Trade Show Networking Nuggets

By Stacy Zemon, Publisher & Chief Scribe

I’ve been attending trade shows since the late 1990’s, including the International DJ Expo in Atlantic City, the Mobile Beat Show & Conference in Las Vegas, the now defunct Mid-America DJ Convention, and this year for the first time, The Las Vegas DJ Show.

Traveling around the country takes time and money, so why do I keep attending shows year after year? It’s simple. Because there’s always something new to learn, people to meet, friendships to reunite, cool gear to be found – and the benefits always outweigh the costs.

Strategize for Maximum Success

DJ conventions offer perfect opportunities for networking and education (in seminars and in the hallways). When you attend a trade show, you will be learning about new and cutting-edge products and services that have not even hit the market. And, you can get some great deals on gear, as well!

Trade Shows are an excellent opportunity to meet face-to-face with industry writers, publishers and video producers to present story ideas, and to establish ongoing relationships.

The show itself is the tip of a much larger iceberg. What happens after the show is just as important as what you do during it. For that reason, it’s essential to focus your attention equally on making connections and following up with them.

Here are some tips to make sure you get the most out of your experience at DJ convention…

Before the Show

Determine your objectives. Decide just what you want to accomplish. Are you after new friends? Strengthening relationships with existing ones? Checking out the competition? Learning about new products and technologies?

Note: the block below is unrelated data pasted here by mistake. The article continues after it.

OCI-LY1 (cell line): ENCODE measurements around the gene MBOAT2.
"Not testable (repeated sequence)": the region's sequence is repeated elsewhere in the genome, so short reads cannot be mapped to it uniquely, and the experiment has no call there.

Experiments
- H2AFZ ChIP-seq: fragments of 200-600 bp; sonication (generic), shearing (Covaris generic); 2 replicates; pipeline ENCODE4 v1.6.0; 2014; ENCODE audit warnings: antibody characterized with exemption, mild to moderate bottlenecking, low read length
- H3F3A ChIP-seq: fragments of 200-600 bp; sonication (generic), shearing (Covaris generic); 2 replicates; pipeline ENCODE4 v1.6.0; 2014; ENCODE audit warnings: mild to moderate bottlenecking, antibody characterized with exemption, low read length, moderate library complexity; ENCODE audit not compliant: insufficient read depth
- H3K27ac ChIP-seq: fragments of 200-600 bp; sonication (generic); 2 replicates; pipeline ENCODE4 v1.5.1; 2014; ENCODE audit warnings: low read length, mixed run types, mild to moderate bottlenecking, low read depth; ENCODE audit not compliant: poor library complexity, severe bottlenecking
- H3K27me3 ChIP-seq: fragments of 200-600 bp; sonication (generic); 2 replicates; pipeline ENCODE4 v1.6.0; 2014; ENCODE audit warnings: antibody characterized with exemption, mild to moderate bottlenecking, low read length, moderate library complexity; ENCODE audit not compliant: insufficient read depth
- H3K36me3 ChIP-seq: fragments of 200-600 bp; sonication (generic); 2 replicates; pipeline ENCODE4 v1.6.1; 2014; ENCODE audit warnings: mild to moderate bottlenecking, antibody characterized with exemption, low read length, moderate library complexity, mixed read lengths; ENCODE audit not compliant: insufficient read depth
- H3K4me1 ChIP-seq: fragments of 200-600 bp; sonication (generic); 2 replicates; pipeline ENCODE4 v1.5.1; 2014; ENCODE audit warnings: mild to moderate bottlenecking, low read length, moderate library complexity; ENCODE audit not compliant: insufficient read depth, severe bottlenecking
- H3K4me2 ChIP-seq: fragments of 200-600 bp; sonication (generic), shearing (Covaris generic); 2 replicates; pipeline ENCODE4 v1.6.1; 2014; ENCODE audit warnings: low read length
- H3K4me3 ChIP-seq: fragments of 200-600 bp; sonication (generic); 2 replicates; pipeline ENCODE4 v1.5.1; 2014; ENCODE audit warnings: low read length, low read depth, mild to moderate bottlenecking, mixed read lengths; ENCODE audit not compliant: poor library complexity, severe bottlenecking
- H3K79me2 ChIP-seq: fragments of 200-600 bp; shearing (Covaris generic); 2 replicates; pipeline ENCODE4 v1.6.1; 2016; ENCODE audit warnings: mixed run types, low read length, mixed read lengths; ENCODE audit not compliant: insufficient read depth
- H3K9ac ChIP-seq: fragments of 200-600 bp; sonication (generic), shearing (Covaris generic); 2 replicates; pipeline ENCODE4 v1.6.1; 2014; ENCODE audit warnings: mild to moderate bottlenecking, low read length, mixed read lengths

Be prepared. Make sure you bring plenty of business cards, and hand them out liberally. They are the quintessential tool of networking.

During the Show

Introduce yourself. Don’t be afraid to make the first move. You can meet DJs from all over the country and world this way – and may new relationships were born from a handshake. Jot down information on the back of people’s business cards if you have agreed to any follow-up from meeting someone.

Attend seminars. These are very important because they will educate you on a variety of topics that can help make your business stronger. Have a pen and notebook ready for note taking.

Talk to exhibitors. Don’t just assume that you’re not interested in a product before you really know about it. Take time during the show to visit all of the booths in the exhibit hall and talk with the vendors. You may be pleasantly surprised.

Take advantage of deals. There are always show specials, discounts and sales to be found, so think about what you need in advance, and be open to finding something unexpected and awesome.

Take some breaks. Attending a trade show can be a very intense experience. Every few hours take some time to refresh, have a snack and get some fresh air.

After the Show

Follow-up, Follow-up, Follow-up. This is where the majority of DJs fail to make the most of a trade show. Call, email, become Facebook friends, and subscribe to peoples Twitter and Pinterest accounts. By doing these things you will truly maximize the value of your initial contact.

Identify if your objectives were met. Determine if the cost of attending the trade show has had a positive long-term effect for you and your business. Evaluate if you had not attended the trade show, what would have been the cost and time to achieve the same amount of business. If you planned your attack, you will be confident in knowing the time you have spent at the show was worthwhile.

If you plan to attend The Las Vegas DJ Show, Sept. 9 – 12, 2012, please come to my “The Female DJ Mystique” seminar!


  • Stacy Zemon is the Founder, Former Publisher and Former Chief Scribe of She is a veteran DJ Entertainer who is widely considered an authority on the DJ business, and has become a distinguished industry leader over the course of her illustrious 30+ year career. Stacy’s mission is to provide educational resources for DJs that support their professional growth and financial prosperity. She is a longtime writer for DJ Times magazine, and author of the world’s best-selling DJ books: The Mobile DJ Handbook, The DJ Sales & Marketing Handbook and The Mobile DJ MBA. Stacy is a self-described serial entrepreneur (Equal parts creativity and business). From her efforts, she has spawned more professional disc jockey business owners than any other person in the mobile DJ industry!

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